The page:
Nano quadrotors play Bond theme song
No, Mr. Bond, I expect you to die...from amazement!

My confidence in humanity's superiority over robots has been shaken...but not stirred. Flying drones can play the James Bond theme song from the series of famous action films. In one of the most fun and impressive robotics video seen this year, nine flying quadrotors from UPENN's GRASP Lab play six different instruments including the cymbals, piano, and “couch-guitar”. Amazingly, this clip was conceived of, programmed, and shot in just three days! Debuted on Wednesday February 29th at this year's TED talks in Long Beach, the Bond theme quadrotor video has already received more than 2 million views on YouTube. While it is a phenomenal display of the flying robots skills, the music video only hints at the potential for these aerobatic drones and their equally impressive human creators.

Singularity Hub has covered the quadrotors from UPENN in the past, and these flying bots never cease to amaze. They are also very popular with the general public, with the latest “nano” quadrotor video attracting more than 5.5 million views on YouTube. The robots are the creation of Daniel Mellinger and Alex Kushleyev under the guidance of Professor (and UPENN Dean) Vijay Kumar at the GRASP Lab. All three attended TED 2012, but it was Kumar who gave the actual presentation, summarizing the development of the quadrotors from off the shelf components to experimental platforms. The talk (seen below) is an outstanding tour of the capabilities of the flying robots and a great discussion on where these bots may be headed in the future:

As I mentioned when covering the debut of the “nano” quadrotors, a startup company has been founded around developing the technology called KMel Robotics. I erroneously speculated that “KMel” stood for Mellinger and Kumar, but it's actually Mellinger and Kushleyev who founded it. While information on KMel is scarce, it looks like they will serve as a kind of robotics research support service, collaborating with institutions to develop the next level of automated drone platforms. Although many of the previous quadrotors came from Ascending Technologies, Kumar's TED Talk implies that the nanos were developed in-house – truly impressive considering they are only 8 inches across, weigh less than a tenth of a pound, and can output 15 Watts of power. Those tiny drones do a great job alongside their larger siblings in rocking out to the James Bond theme song.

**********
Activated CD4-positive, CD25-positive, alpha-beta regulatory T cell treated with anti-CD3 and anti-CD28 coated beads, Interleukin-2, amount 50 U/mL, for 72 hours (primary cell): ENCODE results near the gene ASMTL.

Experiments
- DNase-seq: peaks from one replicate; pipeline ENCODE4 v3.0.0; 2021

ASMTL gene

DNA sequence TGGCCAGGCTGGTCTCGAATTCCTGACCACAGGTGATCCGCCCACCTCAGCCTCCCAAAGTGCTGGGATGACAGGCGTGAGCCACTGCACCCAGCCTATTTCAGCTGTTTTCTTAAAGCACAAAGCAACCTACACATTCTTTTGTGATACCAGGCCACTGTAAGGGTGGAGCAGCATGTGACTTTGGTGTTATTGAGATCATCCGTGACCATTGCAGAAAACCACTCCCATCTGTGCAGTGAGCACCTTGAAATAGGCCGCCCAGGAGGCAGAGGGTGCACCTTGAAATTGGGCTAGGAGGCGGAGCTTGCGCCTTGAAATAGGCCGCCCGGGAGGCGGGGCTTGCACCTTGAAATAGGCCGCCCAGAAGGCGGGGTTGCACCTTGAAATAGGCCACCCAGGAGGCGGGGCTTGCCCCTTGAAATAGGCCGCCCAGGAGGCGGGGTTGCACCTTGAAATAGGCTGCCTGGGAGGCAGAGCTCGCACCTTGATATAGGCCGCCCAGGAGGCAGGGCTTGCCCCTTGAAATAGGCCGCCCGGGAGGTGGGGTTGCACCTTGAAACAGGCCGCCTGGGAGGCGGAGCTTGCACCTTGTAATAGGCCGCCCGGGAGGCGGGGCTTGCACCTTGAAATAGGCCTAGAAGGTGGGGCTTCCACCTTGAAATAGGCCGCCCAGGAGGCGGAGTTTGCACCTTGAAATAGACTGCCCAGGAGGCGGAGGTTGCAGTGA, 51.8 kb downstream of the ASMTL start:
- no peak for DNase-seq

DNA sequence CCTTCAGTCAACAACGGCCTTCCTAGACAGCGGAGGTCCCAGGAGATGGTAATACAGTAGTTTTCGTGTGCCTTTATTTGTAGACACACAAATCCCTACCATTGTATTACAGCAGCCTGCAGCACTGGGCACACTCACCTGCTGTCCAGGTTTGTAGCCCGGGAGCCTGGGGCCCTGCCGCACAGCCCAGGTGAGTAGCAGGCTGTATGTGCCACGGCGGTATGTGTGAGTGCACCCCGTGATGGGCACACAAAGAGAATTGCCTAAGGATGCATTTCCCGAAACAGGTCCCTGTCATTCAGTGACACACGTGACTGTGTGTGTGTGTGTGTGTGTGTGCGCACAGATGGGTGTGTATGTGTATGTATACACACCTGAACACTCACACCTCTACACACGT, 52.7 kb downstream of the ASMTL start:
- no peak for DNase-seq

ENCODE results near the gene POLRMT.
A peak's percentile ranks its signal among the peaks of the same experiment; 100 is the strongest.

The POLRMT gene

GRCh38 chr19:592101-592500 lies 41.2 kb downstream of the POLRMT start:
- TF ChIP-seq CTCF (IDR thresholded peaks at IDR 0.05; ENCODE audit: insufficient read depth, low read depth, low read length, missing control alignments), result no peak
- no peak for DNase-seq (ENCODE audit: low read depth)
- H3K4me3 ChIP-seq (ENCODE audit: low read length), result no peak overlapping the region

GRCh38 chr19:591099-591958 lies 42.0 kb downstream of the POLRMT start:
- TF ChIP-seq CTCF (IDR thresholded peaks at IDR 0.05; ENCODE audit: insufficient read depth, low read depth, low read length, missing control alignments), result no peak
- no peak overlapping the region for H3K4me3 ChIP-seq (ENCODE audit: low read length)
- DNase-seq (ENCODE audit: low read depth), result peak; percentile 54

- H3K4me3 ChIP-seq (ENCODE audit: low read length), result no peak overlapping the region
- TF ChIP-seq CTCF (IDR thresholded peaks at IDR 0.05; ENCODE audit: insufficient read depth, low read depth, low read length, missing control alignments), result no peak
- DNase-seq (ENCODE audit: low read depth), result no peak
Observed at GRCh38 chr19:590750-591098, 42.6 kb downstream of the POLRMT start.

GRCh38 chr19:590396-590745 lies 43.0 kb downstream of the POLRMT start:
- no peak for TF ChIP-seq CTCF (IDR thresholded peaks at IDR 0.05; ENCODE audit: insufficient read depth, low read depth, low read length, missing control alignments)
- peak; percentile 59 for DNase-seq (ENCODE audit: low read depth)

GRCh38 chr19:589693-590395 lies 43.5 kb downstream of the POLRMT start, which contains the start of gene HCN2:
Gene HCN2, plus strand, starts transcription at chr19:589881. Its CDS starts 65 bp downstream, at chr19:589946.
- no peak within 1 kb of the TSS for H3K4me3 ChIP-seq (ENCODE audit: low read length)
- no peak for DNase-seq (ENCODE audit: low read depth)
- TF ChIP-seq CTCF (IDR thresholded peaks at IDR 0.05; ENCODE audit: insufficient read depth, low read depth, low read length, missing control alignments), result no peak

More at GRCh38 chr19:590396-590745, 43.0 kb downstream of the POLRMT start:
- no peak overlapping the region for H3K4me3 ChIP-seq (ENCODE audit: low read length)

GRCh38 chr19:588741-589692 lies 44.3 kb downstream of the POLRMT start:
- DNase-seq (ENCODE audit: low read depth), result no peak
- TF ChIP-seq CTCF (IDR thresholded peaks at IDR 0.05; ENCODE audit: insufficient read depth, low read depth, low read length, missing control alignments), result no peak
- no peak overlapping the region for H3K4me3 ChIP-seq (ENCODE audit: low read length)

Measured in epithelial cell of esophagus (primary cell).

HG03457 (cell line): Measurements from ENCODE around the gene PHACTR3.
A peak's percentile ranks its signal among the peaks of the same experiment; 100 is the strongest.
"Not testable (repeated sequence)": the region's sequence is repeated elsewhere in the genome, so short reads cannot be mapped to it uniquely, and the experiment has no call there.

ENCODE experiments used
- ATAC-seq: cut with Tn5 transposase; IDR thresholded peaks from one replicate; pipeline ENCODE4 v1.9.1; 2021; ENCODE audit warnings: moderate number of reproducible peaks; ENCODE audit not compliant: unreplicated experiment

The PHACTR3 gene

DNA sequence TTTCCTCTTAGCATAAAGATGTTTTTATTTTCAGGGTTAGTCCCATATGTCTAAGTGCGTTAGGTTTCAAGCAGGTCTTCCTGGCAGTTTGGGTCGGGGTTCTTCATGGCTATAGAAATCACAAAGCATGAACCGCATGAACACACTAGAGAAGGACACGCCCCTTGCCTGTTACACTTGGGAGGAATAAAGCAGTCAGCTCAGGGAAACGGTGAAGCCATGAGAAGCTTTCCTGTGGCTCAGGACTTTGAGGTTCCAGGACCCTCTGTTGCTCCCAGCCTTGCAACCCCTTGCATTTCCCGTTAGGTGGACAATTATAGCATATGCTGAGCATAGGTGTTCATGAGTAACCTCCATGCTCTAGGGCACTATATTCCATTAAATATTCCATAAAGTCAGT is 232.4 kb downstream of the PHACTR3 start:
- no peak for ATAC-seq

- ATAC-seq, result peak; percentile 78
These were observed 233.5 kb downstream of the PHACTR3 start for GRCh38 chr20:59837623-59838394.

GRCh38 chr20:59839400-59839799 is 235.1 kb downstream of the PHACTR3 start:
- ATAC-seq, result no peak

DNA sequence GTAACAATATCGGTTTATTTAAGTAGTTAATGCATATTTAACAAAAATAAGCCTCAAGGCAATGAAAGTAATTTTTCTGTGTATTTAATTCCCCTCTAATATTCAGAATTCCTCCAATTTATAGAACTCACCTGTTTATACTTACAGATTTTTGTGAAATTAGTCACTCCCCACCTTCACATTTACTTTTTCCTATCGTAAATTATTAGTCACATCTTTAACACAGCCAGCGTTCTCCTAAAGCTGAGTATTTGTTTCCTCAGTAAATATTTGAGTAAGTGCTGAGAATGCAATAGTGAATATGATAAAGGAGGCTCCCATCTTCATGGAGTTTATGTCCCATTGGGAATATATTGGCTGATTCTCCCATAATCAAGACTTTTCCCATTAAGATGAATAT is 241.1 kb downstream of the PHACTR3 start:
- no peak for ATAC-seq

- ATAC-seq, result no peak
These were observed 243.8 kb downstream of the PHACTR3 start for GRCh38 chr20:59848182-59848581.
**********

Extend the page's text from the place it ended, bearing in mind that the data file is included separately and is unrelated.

All of the videos of the quadrotors have been popular on the internet, and some have even appeared on national television. Yet whether the public is more impressed by robots zipping through windows or playing Hollywood tunes doesn't really matter. It's probably not even that important whether KMel develops its own hardware or purchases the platforms. The really definitive technology is seen in the way the drones interact with one another. As Kumar explained in his presentation, the quadrotors (of all sizes) can be given way point coordinates in 3D space, and then left to find their own best path through those locations. Though they are aided by an external sensor system (via wall mounted IR lights and cameras) when the robots play the James Bond theme song they are navigating obstacles (the instruments) and avoiding collisions automatically. That sort of coordinated swarm behavior is applicable not just in flying drones, but in all varieties of robots. If KMel Robotics (and Kumar) keep creating thrilling videos of the quadrotors I'm sure the public will be delighted. But the real game-changing developments will come if (or when) the startup can start to apply those basic swarm skills to more mundane applications like exploration, disaster relief, even warfare. Today the bots are playing the James Bond theme song, tomorrow their successors may actually serve as world-class spies. How awesome is that?

[screen capture credit: from video shot for UPENN by Kurtis Sensening (via YouTube)]

[source: UPENN, TED Talks]